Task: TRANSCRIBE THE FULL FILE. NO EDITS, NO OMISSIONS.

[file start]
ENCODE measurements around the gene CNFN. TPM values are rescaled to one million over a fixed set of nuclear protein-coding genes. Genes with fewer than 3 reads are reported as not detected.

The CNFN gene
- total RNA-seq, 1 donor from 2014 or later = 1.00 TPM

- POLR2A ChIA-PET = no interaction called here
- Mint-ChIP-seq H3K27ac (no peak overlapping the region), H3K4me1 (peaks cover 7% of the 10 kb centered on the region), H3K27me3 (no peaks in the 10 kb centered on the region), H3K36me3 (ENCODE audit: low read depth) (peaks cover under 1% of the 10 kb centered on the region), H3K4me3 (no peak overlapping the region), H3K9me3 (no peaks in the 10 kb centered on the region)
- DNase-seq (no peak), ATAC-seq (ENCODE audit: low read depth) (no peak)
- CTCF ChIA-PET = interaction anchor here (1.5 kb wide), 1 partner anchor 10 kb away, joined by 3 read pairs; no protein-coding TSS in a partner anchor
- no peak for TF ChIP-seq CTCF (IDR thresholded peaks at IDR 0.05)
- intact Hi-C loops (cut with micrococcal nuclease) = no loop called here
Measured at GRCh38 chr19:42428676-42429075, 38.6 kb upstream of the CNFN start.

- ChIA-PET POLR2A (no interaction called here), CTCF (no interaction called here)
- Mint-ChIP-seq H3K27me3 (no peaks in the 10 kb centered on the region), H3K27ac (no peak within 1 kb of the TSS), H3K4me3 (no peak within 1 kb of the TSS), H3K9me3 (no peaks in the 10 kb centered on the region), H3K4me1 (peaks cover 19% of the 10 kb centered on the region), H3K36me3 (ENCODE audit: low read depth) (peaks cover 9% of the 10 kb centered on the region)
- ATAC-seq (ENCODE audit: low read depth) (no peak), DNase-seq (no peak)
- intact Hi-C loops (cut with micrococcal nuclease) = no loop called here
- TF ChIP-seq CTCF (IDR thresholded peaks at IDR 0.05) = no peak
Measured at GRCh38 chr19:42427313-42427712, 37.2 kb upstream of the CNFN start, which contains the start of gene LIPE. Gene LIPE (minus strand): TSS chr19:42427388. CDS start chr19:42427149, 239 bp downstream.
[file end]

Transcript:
ENCODE measurements around the gene CNFN. TPM values are rescaled to one million over a fixed set of nuclear protein-coding genes. Genes with fewer than 3 reads are reported as not detected.

The CNFN gene
- total RNA-seq, 1 donor from 2014 or later = 1.00 TPM

- POLR2A ChIA-PET = no interaction called here
- Mint-ChIP-seq H3K27ac (no peak overlapping the region), H3K4me1 (peaks cover 7% of the 10 kb centered on the region), H3K27me3 (no peaks in the 10 kb centered on the region), H3K36me3 (ENCODE audit: low read depth) (peaks cover under 1% of the 10 kb centered on the region), H3K4me3 (no peak overlapping the region), H3K9me3 (no peaks in the 10 kb centered on the region)
- DNase-seq (no peak), ATAC-seq (ENCODE audit: low read depth) (no peak)
- CTCF ChIA-PET = interaction anchor here (1.5 kb wide), 1 partner anchor 10 kb away, joined by 3 read pairs; no protein-coding TSS in a partner anchor
- no peak for TF ChIP-seq CTCF (IDR thresholded peaks at IDR 0.05)
- intact Hi-C loops (cut with micrococcal nuclease) = no loop called here
Measured at GRCh38 chr19:42428676-42429075, 38.6 kb upstream of the CNFN start.

- ChIA-PET POLR2A (no interaction called here), CTCF (no interaction called here)
- Mint-ChIP-seq H3K27me3 (no peaks in the 10 kb centered on the region), H3K27ac (no peak within 1 kb of the TSS), H3K4me3 (no peak within 1 kb of the TSS), H3K9me3 (no peaks in the 10 kb centered on the region), H3K4me1 (peaks cover 19% of the 10 kb centered on the region), H3K36me3 (ENCODE audit: low read depth) (peaks cover 9% of the 10 kb centered on the region)
- ATAC-seq (ENCODE audit: low read depth) (no peak), DNase-seq (no peak)
- intact Hi-C loops (cut with micrococcal nuclease) = no loop called here
- TF ChIP-seq CTCF (IDR thresholded peaks at IDR 0.05) = no peak
Measured at GRCh38 chr19:42427313-42427712, 37.2 kb upstream of the CNFN start, which contains the start of gene LIPE. Gene LIPE (minus strand): TSS chr19:42427388. CDS start chr19:42427149, 239 bp downstream.